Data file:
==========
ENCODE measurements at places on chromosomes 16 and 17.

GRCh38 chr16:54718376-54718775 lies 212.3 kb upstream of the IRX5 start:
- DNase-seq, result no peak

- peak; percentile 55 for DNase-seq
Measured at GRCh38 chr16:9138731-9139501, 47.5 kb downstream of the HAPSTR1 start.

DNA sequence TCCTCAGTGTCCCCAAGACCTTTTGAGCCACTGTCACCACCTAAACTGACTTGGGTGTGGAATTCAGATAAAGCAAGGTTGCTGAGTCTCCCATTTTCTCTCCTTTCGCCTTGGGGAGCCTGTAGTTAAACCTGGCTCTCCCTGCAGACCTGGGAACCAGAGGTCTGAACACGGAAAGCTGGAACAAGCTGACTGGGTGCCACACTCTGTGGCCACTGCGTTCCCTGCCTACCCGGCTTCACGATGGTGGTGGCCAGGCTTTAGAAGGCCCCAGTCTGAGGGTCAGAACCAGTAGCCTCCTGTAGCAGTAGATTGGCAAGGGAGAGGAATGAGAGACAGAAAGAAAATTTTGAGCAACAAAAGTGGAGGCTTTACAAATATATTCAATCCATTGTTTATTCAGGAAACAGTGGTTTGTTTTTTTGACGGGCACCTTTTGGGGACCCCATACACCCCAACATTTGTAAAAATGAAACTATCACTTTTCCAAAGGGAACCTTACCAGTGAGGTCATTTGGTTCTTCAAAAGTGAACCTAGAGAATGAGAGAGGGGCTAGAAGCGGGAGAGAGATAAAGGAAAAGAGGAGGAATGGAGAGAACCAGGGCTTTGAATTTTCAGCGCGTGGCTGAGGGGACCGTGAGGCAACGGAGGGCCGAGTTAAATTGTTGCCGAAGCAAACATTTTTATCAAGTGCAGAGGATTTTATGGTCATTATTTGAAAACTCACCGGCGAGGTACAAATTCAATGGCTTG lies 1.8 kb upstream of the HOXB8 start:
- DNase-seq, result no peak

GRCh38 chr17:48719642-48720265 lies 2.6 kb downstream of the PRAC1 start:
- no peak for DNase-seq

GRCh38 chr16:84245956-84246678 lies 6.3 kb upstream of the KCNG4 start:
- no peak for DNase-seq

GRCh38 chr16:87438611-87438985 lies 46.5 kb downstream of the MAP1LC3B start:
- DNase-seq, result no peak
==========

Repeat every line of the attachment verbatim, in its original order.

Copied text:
ENCODE measurements at places on chromosomes 16 and 17.

GRCh38 chr16:54718376-54718775 lies 212.3 kb upstream of the IRX5 start:
- DNase-seq, result no peak

- peak; percentile 55 for DNase-seq
Measured at GRCh38 chr16:9138731-9139501, 47.5 kb downstream of the HAPSTR1 start.

DNA sequence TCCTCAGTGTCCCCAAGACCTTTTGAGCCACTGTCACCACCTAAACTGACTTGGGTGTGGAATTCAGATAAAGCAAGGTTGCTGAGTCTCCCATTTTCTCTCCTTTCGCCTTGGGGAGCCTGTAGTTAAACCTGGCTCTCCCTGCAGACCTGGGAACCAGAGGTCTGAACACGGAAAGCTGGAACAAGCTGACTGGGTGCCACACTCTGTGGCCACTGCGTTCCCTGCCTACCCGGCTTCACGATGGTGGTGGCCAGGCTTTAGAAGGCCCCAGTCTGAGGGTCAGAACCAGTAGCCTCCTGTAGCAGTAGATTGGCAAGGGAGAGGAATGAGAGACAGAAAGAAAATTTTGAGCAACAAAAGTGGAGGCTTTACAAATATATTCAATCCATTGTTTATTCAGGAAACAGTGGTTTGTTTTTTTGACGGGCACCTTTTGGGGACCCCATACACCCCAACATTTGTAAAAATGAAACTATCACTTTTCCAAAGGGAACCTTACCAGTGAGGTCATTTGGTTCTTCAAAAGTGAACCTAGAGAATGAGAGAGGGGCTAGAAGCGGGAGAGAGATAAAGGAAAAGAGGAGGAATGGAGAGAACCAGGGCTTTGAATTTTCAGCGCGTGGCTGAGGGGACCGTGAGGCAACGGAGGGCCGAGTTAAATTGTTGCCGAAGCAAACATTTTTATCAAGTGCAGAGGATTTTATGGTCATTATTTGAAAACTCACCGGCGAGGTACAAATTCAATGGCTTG lies 1.8 kb upstream of the HOXB8 start:
- DNase-seq, result no peak

GRCh38 chr17:48719642-48720265 lies 2.6 kb downstream of the PRAC1 start:
- no peak for DNase-seq

GRCh38 chr16:84245956-84246678 lies 6.3 kb upstream of the KCNG4 start:
- no peak for DNase-seq

GRCh38 chr16:87438611-87438985 lies 46.5 kb downstream of the MAP1LC3B start:
- DNase-seq, result no peak